Lockheed Martin and the F-35 Joint Program Office want to double-down on the controversial acquisition strategy called concurrency. The two have been working together to convince Congress to approve a block buy of the F-35 Joint Strike Fighter which will only serve to compound an already massively expensive problem. But Congress appears to be questioning the wisdom of a block buy. While the decision is still a year away, the Senate Appropriations Committee recently issued the first sign of resistance in its 2017 Defense Appropriation Bill report.
The F-35 Joint Program Office and Lockheed Martin have expressed a strong desire for Congress to approve a three-year plan to purchase more than 460 new planes. In most cases where the Pentagon wants to enter into long term purchase plans for weapons, it uses something called a “multiyear procurement,” which has statutory requirements for design stability and cost savings.
But in this instance the program office is asking Congress to approve a “block buy,” which doesn’t have those statutory requirements and therefore provides significantly fewer protections for the troops who will be using the equipment and the taxpayers who will be paying for it.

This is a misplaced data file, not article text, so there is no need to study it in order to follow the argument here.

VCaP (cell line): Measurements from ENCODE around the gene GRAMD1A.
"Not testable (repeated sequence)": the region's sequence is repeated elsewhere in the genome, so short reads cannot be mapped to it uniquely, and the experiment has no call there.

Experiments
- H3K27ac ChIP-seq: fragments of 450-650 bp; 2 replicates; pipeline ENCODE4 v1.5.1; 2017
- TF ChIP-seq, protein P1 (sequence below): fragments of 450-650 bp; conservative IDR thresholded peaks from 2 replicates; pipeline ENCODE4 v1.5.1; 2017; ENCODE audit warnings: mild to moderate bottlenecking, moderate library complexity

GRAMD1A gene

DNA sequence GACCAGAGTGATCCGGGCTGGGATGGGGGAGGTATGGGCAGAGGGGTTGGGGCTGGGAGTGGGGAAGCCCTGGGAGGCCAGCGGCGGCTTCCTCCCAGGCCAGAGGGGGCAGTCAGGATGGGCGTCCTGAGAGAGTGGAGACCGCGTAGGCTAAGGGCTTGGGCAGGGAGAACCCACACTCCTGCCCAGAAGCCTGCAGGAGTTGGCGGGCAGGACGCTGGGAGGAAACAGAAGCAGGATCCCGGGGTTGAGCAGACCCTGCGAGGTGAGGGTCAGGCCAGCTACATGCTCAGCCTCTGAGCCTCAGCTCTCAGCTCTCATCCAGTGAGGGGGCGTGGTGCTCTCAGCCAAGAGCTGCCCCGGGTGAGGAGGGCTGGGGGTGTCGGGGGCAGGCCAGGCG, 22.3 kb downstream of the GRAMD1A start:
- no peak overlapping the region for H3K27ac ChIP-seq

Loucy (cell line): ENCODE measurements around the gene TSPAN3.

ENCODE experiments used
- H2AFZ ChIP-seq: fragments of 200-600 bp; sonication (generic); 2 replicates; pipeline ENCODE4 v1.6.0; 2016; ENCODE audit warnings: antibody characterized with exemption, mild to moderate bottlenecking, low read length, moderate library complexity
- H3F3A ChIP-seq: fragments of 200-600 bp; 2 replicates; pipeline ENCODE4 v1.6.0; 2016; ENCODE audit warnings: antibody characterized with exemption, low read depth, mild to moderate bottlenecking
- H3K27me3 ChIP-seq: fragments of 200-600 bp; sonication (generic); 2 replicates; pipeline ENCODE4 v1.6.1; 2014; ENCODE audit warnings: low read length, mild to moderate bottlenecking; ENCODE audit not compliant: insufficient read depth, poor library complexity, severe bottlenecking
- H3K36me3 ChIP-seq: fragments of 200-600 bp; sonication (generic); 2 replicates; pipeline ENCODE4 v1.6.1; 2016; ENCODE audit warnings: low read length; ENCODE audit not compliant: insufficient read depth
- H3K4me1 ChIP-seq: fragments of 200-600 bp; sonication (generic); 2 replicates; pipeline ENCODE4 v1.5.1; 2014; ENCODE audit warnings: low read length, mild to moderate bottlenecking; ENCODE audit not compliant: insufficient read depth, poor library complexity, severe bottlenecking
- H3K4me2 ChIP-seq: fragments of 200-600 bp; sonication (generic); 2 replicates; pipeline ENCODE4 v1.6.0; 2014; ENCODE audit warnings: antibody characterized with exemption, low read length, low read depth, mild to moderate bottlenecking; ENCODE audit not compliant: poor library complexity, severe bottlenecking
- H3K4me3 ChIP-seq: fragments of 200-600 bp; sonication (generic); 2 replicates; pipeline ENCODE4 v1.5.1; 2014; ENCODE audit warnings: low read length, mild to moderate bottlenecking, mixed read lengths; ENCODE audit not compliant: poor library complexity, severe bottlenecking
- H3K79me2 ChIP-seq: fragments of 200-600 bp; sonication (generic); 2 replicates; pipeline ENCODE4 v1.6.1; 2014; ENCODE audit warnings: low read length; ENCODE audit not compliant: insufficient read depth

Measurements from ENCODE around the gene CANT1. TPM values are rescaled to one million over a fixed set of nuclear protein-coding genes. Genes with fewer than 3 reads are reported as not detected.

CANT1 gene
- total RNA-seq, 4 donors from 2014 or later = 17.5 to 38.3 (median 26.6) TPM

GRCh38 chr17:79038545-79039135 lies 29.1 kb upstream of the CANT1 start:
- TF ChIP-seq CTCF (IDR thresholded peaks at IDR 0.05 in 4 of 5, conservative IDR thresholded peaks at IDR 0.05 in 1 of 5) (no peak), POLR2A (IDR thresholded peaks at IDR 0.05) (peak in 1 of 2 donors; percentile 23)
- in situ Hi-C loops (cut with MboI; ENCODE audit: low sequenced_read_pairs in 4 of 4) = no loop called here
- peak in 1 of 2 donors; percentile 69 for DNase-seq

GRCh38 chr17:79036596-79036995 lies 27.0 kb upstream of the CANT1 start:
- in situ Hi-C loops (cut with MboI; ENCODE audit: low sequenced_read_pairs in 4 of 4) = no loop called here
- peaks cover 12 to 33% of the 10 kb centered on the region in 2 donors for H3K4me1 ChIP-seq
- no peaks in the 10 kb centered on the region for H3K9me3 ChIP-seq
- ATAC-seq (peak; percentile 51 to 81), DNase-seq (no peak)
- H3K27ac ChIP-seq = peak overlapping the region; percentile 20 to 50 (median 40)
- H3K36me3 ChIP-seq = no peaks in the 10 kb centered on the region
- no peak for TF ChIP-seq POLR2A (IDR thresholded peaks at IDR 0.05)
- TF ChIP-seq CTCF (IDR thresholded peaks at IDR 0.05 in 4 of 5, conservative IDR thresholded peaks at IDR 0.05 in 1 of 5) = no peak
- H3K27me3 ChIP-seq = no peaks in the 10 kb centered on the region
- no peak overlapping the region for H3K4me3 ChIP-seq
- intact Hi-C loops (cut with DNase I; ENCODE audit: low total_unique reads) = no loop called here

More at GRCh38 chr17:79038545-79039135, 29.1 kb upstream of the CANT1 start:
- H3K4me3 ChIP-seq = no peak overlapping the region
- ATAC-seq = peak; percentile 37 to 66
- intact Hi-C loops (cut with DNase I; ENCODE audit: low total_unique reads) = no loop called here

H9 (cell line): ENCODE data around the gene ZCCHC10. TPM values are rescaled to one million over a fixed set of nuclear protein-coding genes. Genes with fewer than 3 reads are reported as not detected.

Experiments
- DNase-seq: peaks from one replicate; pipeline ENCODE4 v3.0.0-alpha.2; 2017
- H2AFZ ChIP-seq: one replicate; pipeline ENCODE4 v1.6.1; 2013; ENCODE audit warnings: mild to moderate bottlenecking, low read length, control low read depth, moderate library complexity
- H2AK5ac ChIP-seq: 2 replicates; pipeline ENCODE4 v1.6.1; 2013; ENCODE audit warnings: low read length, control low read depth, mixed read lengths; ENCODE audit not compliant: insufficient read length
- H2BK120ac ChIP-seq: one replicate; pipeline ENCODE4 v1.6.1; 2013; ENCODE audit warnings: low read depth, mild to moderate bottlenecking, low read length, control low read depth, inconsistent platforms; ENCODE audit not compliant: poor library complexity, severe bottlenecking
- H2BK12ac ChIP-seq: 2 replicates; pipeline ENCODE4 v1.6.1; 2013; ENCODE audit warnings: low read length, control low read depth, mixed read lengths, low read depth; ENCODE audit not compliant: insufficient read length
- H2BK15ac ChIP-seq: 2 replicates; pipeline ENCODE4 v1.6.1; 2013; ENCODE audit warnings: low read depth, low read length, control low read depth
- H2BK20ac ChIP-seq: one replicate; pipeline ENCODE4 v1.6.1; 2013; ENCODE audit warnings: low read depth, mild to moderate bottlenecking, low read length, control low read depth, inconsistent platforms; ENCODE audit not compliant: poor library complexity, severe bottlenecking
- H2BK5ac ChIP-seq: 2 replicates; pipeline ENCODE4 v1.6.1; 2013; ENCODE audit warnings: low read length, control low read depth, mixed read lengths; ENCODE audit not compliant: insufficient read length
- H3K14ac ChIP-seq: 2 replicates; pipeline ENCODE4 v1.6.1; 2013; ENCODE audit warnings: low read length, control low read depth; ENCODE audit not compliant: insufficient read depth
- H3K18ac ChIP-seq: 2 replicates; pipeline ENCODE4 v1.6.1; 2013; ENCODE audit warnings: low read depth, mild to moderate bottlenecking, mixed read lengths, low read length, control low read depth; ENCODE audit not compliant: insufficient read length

The program’s executive officer claims a block buy would not commit the government to purchasing any planes, but would simply allow the contractor to purchase the necessary parts for that many. The Government Accountability Office (GAO) acknowledged the potential supply benefits in a recent report. In the end, though, the GAO came out against any kind of long-term commitment, saying it would limit Congress’s options in the future. The F-35 block buy, combined with other long-term purchase agreements, would consume nearly half of the discretionary budget.
The program office also claims a block buy would save approximately $2 billion. But according to a Congressional Research Service report, block buy contract savings can be lower than those promised under multiyear procurements. One of the problems with concurrency—the overlap of development and production—is that systems built early in the process later have to be modified to incorporate the latest design updates and correct flaws uncovered during testing.